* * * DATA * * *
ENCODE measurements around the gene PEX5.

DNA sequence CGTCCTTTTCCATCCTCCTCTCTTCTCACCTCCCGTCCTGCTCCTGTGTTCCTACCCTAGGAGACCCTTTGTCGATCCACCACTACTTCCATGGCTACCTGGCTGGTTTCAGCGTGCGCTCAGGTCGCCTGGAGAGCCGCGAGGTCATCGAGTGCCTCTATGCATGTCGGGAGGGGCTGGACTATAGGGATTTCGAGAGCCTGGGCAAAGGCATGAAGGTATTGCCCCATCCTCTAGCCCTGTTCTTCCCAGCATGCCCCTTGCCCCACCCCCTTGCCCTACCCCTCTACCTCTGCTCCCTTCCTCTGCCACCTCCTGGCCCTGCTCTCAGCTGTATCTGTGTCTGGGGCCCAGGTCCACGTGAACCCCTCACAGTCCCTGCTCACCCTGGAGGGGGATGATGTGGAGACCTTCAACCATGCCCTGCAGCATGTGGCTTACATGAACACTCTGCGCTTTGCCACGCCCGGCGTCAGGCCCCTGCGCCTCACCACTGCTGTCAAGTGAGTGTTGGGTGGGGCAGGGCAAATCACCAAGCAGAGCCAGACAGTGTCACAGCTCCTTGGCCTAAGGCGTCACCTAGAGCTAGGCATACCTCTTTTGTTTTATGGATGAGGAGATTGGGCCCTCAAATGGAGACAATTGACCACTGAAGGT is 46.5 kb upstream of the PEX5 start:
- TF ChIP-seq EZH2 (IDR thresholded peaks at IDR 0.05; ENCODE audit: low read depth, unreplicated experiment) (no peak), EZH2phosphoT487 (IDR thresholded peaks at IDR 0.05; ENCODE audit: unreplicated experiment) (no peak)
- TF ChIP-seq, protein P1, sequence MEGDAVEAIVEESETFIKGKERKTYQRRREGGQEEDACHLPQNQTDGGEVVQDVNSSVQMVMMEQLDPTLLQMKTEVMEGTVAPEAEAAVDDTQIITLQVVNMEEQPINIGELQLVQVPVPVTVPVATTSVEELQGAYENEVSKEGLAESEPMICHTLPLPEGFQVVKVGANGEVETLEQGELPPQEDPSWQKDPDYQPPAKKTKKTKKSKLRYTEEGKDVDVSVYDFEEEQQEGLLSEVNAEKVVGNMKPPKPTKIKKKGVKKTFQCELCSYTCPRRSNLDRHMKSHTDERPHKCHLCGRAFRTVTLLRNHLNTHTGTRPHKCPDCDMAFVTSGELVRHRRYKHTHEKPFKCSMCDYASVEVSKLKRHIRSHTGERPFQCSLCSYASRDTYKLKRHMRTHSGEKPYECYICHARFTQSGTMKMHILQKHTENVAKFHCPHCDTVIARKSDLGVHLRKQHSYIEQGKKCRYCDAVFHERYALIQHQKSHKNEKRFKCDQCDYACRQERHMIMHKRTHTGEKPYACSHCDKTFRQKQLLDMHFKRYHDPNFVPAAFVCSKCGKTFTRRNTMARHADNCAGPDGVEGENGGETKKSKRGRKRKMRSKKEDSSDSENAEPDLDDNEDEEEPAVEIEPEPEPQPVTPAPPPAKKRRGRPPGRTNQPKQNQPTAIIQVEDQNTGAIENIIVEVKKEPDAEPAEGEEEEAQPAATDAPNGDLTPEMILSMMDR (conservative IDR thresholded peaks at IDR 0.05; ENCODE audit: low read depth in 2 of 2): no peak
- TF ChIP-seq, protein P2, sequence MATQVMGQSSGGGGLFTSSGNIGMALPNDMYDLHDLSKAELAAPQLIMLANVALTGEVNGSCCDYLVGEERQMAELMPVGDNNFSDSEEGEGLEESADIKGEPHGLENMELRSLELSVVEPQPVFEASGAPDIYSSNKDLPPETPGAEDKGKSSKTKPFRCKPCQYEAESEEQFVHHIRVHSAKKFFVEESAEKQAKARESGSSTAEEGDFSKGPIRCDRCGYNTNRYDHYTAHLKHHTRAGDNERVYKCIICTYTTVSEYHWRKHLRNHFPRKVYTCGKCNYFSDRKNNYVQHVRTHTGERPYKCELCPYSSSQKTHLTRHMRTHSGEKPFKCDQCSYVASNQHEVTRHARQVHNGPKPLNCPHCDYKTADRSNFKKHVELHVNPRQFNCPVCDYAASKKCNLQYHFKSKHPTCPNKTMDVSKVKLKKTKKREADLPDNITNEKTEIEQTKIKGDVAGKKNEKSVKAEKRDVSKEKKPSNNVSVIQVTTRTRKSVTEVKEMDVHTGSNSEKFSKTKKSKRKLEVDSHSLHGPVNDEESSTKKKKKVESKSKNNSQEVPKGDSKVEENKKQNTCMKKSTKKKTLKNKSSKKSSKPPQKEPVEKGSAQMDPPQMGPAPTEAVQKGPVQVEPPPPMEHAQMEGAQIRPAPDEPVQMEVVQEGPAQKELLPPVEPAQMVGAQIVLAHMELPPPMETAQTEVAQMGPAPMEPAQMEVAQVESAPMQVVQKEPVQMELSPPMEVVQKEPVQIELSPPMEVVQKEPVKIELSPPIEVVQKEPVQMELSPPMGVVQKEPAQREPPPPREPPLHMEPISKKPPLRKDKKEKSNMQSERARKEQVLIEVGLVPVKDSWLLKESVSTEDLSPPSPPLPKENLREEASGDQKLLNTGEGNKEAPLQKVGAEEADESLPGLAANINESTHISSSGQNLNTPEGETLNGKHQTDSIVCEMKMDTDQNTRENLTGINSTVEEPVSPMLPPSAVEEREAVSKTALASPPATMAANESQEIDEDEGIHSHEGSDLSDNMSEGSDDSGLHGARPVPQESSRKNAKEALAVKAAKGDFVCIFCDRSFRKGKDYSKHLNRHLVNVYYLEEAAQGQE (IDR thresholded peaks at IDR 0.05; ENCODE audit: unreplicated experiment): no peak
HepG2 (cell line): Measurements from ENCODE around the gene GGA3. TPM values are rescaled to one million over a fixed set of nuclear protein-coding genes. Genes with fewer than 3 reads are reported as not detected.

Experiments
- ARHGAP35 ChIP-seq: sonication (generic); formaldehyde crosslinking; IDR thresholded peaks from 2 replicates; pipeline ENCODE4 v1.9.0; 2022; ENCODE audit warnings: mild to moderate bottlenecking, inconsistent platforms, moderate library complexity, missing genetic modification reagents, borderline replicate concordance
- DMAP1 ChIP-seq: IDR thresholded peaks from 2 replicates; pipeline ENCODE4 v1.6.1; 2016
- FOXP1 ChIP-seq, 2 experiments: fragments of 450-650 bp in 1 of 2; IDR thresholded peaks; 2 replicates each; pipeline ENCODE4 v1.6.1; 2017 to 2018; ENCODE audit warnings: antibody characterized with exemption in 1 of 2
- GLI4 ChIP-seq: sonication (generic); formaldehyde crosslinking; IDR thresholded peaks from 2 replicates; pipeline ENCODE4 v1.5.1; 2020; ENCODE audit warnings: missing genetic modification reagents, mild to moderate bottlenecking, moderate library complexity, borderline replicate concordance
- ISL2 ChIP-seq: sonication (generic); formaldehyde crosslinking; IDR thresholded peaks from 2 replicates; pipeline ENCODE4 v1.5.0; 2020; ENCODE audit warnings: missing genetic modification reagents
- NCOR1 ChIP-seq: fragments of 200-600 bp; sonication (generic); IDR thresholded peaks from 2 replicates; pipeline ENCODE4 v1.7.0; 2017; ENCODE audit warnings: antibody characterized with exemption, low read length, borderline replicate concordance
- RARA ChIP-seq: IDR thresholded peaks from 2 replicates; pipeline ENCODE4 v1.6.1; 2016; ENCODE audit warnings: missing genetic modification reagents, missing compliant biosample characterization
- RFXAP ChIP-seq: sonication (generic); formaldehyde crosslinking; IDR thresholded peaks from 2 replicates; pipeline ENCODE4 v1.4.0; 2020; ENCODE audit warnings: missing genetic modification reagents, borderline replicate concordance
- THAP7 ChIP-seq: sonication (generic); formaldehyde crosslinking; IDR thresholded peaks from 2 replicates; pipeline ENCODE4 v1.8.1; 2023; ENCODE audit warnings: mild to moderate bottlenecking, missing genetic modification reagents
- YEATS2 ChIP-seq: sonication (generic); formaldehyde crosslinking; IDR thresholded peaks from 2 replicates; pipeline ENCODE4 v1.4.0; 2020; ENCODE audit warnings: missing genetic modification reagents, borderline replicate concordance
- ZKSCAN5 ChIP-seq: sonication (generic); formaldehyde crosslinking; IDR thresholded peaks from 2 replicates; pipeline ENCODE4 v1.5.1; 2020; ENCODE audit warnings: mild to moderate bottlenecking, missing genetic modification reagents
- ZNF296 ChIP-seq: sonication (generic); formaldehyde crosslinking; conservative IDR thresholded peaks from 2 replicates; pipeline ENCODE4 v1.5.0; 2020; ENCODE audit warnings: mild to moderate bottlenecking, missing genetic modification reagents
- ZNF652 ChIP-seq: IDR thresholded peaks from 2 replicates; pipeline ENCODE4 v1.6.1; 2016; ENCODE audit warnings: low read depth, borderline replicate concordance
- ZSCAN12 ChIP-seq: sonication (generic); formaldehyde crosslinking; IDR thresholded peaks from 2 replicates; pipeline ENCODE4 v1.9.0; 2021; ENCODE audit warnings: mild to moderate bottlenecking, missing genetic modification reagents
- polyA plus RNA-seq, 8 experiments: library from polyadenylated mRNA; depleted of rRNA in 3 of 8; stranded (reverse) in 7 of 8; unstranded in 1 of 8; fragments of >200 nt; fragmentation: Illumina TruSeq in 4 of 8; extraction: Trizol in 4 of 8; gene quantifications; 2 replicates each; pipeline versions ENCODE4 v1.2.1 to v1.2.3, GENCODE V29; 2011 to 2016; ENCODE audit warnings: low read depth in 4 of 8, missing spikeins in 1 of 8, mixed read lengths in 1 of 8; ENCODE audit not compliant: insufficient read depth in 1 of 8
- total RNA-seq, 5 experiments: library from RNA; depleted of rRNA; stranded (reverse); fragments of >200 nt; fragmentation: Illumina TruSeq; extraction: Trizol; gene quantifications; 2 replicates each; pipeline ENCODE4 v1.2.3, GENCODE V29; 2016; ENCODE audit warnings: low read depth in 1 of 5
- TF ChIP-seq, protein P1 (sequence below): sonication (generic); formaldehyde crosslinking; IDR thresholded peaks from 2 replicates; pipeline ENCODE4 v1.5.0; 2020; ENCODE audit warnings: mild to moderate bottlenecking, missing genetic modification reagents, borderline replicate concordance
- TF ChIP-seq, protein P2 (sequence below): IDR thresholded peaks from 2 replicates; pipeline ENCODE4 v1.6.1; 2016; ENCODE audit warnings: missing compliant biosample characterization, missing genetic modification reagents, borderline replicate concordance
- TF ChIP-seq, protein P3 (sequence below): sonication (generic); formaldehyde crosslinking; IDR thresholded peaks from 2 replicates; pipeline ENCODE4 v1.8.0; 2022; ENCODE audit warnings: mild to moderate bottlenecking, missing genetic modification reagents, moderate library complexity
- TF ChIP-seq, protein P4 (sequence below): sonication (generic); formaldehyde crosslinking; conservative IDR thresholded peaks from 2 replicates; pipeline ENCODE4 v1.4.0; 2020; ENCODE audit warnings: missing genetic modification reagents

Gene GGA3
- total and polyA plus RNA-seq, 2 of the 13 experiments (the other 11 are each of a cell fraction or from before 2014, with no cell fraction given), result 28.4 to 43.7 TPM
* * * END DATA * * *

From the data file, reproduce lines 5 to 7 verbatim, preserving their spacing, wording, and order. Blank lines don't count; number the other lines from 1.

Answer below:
- TF ChIP-seq, protein P2, sequence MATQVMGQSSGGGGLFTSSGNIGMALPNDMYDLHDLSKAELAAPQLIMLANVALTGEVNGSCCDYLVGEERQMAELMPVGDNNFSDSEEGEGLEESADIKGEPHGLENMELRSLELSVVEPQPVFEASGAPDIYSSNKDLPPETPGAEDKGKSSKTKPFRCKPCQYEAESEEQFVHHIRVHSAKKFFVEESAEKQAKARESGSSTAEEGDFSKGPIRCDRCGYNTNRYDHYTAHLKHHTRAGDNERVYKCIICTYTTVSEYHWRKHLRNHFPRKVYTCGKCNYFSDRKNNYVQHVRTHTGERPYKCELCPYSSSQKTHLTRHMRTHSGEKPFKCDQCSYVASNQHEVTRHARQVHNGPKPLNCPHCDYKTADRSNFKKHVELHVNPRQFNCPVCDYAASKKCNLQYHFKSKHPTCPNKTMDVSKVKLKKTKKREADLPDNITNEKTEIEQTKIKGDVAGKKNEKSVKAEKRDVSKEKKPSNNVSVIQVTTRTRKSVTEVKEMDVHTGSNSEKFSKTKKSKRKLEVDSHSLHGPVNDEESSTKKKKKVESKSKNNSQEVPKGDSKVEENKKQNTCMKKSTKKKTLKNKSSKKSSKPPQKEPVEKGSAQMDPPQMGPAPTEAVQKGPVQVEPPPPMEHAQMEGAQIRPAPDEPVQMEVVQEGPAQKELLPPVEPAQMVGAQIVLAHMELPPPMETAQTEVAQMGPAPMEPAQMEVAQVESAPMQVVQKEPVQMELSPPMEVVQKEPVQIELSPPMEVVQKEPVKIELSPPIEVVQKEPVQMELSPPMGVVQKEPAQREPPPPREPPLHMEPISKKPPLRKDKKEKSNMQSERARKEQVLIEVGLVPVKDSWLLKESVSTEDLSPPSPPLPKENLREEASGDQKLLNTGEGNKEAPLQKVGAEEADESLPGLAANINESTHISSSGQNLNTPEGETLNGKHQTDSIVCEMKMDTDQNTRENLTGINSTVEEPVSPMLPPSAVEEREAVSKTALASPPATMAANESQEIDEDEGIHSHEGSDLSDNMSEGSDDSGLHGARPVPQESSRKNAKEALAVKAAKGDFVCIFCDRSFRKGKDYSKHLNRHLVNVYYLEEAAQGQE (IDR thresholded peaks at IDR 0.05; ENCODE audit: unreplicated experiment): no peak
HepG2 (cell line): Measurements from ENCODE around the gene GGA3. TPM values are rescaled to one million over a fixed set of nuclear protein-coding genes. Genes with fewer than 3 reads are reported as not detected.

Experiments